Warning – this article contains information that some readers may find distressing.
Defectors from North Korea report that forced abortions and infanticide are among the many human rights violations that take place in the country, with forced abortions taking place as late as 8 months gestation.
Korea Future, a non-profit that investigates human rights abuses in North Korea, has helped to collate the experiences of more than 200 people who have managed to escape the dictatorship in North Korea.
The co-director in Seoul, Suyeon Yoo told the BBC that the prison system, and the violence within it, was being used to “suppress a population of 25 million people”.
“In every interview we conduct [with a North Korean defector], we witness how this has impacted human lives. One interviewee cried as she recounted witnessing the killing of a newborn baby”.
In addition to the multiple reports of rape and sexual assault that took place while detained by North Korean authorities, survivors told Korea Future that they were forced to undergo abortions. In one instance in North Hamgyong Provincial Holding Centre, one escapee witnessed another detainee being forced to have an abortion while she was 8 months pregnant. She reported that the baby survived the abortion, but was then drowned in a basin of water.
Forced abortion and infanticide
Reports of forced abortions and infanticide in North Korea have been coming out of the region for years. In a United Nations Human Rights report, 100 women shared ‘heartbreaking’ first-hand accounts of the suffering they and their babies have suffered while in North Korean detention centres.
Researchers found abortions were routinely conducted without the consent of the women detainees and often through violence.
Additionally, they were told about “the killing of new-born babies and the death of women due to lack of medical assistance”.
‘No medical attention’
In one tragic incident of infanticide, one woman’s baby was killed by officials after surviving a forced premature delivery. The mother reportedly died one week later because she had not received any medical assistance.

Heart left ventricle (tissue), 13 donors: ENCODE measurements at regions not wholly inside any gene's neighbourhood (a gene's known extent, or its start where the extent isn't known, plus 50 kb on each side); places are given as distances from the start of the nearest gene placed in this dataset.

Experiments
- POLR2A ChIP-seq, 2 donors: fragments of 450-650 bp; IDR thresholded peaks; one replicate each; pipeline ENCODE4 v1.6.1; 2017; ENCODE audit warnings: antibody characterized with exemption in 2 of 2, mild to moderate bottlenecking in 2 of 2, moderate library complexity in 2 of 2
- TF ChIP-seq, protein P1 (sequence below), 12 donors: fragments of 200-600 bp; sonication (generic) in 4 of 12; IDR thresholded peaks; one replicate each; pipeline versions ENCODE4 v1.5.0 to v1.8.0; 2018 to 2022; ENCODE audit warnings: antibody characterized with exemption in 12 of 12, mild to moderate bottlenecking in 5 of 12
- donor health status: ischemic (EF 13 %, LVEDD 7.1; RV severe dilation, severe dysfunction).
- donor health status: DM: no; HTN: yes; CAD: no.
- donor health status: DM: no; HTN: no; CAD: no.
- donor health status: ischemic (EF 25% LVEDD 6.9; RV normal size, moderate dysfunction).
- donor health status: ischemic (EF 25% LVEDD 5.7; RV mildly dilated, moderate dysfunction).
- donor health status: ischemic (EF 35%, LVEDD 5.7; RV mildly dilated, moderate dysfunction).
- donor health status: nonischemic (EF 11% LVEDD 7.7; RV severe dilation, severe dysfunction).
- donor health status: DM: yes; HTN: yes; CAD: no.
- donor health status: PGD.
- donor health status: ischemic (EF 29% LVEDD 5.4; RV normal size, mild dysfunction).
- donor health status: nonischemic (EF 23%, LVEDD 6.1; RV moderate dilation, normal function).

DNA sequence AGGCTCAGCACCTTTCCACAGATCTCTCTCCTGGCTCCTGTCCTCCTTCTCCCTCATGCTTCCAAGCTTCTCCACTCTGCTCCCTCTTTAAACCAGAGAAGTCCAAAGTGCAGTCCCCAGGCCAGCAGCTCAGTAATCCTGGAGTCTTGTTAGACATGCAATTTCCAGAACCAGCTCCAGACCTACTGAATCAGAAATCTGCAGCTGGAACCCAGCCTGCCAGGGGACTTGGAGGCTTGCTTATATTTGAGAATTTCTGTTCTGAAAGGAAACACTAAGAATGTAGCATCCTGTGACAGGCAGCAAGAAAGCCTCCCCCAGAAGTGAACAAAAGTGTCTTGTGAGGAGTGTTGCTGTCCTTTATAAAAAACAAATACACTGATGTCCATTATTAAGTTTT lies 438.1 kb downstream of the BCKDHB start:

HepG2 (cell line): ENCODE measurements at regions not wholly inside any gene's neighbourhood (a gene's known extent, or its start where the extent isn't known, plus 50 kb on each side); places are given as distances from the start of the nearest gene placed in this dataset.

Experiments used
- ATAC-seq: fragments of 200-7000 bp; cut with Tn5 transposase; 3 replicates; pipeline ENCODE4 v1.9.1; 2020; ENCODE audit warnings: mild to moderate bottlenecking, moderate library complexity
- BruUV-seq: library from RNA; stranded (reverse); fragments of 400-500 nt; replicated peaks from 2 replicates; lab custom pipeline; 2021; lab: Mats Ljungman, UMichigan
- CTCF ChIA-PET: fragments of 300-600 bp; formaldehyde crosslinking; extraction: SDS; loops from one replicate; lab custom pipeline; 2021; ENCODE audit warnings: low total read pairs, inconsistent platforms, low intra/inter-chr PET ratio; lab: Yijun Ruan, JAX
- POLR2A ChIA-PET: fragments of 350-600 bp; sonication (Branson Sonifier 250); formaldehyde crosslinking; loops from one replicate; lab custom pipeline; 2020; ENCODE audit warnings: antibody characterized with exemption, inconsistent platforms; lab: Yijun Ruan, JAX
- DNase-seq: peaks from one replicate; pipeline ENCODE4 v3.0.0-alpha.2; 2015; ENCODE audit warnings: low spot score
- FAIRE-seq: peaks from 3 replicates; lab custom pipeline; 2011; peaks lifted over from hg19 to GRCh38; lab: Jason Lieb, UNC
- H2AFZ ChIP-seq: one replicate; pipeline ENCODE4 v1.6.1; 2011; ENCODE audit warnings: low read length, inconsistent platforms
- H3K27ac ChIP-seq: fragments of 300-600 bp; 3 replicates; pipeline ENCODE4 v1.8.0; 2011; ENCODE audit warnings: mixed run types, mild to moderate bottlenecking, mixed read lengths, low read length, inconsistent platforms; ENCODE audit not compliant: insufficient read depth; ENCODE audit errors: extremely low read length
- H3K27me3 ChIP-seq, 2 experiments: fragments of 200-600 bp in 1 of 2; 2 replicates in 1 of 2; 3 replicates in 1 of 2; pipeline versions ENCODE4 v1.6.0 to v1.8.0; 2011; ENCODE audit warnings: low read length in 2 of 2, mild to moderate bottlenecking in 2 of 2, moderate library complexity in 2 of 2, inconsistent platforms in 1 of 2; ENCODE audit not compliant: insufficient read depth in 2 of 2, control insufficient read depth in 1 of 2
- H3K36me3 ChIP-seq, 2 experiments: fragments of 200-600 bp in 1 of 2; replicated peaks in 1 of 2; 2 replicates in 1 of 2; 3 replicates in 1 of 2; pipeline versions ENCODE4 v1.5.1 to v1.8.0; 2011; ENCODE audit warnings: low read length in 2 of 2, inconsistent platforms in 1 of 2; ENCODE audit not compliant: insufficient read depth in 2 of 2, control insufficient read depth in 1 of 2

The eyewitness account states: “She was taken out of the holding centre and given an injection to make her miscarry. I saw her giving birth with my own eyes… I heard crying, but then the baby was placed face down, wrapped in plastic and taken out of the cell by a prison guard… No medical attention was given [to the mother]. She died after a week or so”.
Left to die in the cold
In another incident, one woman told researchers she may have witnessed a baby left to die in temperatures well below freezing after officials had tortured her heavily pregnant mother to induce premature labour.
She said: “The guards put bricks on her back, and forced her to walk around. She had to walk with the bricks every day for a week or so. She eventually gave birth. The baby was alive when born. I was told to wrap the baby and put it outside. The woman had to work the following day”.
The witness did not see what happened to the baby, but believes the baby may have been left to die in sub-zero conditions during North Korea’s winter.
Right To Life UK spokesperson, Catherine Robinson, said: “The barbarity being reported in North Korea is shocking. Forced abortion is not restricted to North Korea, however, and is a barbaric practice that we must work to end, wherever it happens”.